Figures released on Wednesday will confirm whether Scotland has followed the rest of the UK out of recession. On the same day, labour market statistics will show whether there is a continuation of the worrying trend that has seen unemployment rise in Scotland but fall in the rest of the UK over the last three months.
STUC analysis published this morning shows that youth unemployment in Scotland has risen by 89 per cent over the past two years and that there are currently more than nine Jobseekers Allowance claimants for every Jobcentre advertised vacancy in Scotland. Unemployment hasn't reached the levels predicted a year ago, but there can be no room for complacency.
I expect delegates to be angry that jobs, wages, terms and conditions and pensions are under threat due the current state of the public finances, a problem caused by the irresponsibility and greed of extravagantly rewarded bank bosses. I anticipate dismay and bemusement at the lack of reform since the banking crisis.
I will be very surprised if speakers do not draw attention to the distribution of rewards during the UK recovery: Dhaval Joshi of RAB Capital calculates that national income rose by 27bn in the second half of last year; higher profits accounted for 24bn of the rise. Wages accounted for only 2bn. "It is almost unheard of for profits to rise more quickly than wages in absolute terms," says Joshi.
Much of the focus around congress will be on the potential impact on the Scottish public sector should the new government decide to implement swift and deep cuts. This is a profoundly important issue and will be covered extensively during debates.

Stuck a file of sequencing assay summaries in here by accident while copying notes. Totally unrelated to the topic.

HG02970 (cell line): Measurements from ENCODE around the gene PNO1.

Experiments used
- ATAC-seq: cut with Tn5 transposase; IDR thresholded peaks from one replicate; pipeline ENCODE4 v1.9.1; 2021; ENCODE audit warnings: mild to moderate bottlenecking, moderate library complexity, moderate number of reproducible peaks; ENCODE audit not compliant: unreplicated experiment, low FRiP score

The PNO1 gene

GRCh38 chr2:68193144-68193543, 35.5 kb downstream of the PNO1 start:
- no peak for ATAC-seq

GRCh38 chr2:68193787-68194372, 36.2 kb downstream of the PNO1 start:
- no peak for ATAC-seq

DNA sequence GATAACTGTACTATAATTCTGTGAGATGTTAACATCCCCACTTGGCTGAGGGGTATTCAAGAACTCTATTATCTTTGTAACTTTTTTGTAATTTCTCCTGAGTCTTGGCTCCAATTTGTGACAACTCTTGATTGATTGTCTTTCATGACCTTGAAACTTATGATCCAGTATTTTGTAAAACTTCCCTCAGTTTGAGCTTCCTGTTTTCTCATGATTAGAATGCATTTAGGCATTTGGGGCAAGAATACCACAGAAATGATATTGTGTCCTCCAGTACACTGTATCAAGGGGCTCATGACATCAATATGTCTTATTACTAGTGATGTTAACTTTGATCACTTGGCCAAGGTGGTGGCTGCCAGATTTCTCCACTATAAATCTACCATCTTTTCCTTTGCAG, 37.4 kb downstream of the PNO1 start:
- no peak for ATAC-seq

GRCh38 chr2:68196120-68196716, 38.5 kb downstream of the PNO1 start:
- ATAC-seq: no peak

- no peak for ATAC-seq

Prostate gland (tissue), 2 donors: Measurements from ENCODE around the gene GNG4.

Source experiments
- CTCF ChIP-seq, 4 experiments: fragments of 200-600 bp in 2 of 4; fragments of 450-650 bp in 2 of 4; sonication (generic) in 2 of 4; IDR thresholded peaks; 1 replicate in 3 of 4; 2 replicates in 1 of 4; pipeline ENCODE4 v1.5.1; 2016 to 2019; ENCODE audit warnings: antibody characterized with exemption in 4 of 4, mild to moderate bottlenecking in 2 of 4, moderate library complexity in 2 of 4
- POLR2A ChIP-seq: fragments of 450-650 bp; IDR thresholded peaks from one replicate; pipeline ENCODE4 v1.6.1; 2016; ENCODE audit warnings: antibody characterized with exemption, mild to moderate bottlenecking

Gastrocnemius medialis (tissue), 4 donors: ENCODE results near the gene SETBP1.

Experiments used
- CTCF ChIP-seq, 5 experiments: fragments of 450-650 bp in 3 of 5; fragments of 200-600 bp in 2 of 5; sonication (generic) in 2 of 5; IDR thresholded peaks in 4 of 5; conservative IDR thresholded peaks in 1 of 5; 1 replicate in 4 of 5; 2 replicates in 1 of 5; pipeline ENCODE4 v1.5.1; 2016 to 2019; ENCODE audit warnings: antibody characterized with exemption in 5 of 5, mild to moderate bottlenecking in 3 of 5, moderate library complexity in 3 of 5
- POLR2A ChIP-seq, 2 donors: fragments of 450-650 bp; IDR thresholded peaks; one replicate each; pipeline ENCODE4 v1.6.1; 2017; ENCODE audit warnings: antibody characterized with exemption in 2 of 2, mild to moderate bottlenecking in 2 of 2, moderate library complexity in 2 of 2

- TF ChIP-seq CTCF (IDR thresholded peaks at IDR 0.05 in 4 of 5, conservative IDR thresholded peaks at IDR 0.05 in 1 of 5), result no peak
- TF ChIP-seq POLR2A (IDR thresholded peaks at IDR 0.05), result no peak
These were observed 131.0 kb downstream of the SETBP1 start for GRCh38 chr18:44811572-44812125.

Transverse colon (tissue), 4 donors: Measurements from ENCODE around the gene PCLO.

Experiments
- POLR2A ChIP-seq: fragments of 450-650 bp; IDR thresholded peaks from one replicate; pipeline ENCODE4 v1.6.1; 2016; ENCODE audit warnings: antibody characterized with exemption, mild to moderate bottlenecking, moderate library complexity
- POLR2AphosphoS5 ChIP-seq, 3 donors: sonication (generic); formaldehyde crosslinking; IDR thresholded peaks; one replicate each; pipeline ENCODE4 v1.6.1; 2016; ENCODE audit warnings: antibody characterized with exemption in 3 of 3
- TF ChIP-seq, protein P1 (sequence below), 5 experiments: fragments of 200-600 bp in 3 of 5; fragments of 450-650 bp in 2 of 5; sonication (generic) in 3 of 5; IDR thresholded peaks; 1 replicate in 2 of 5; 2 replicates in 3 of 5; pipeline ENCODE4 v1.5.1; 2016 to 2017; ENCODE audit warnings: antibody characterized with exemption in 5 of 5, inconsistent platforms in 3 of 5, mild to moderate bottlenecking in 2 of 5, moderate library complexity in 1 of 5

But the trade union role in the private sector should not be diminished. Unions are active in some of our most successful and competitive firms in energy, aerospace, construction, retail, transport, whisky, and power engineering. Workers and companies across the private sector have much to gain from a union presence.
STUC Congress will be as concerned about the opportunities for these workers as it is about workers in health and education. Indeed, the STUC's policy agenda has never sought to draw the often spurious distinctions between public and private interests that have been the stock-in-trade of other organisations.
A dynamic and innovative private sector is pivotal to Scotland's economic success. The problem is that, despite a very favourable business environment for most of the past decade, the Scottish private sector has suffered from a lack of indigenous ownership, lacked ambition and failed to invest sufficiently in people, plant and research. That is why rapid progress with the Scottish Investment Bank is essential.
A reappraisal of the role of government in economic and industrial affairs is also badly needed. If the economy is going to create green jobs to match the extravagant political rhetoric then nascent industries will have to be nurtured. The UK government's new proactive industrial strategy signals the way forward.
If the wrong decisions are taken post-election, then these difficult times could get much worse. It is essential that Scotland makes the most of the industrial opportunities that undoubtedly exist to start rebuilding the collective prosperity of all its workers and citizens.
• Grahame Smith is general secretary of the Scottish Trades Union Congress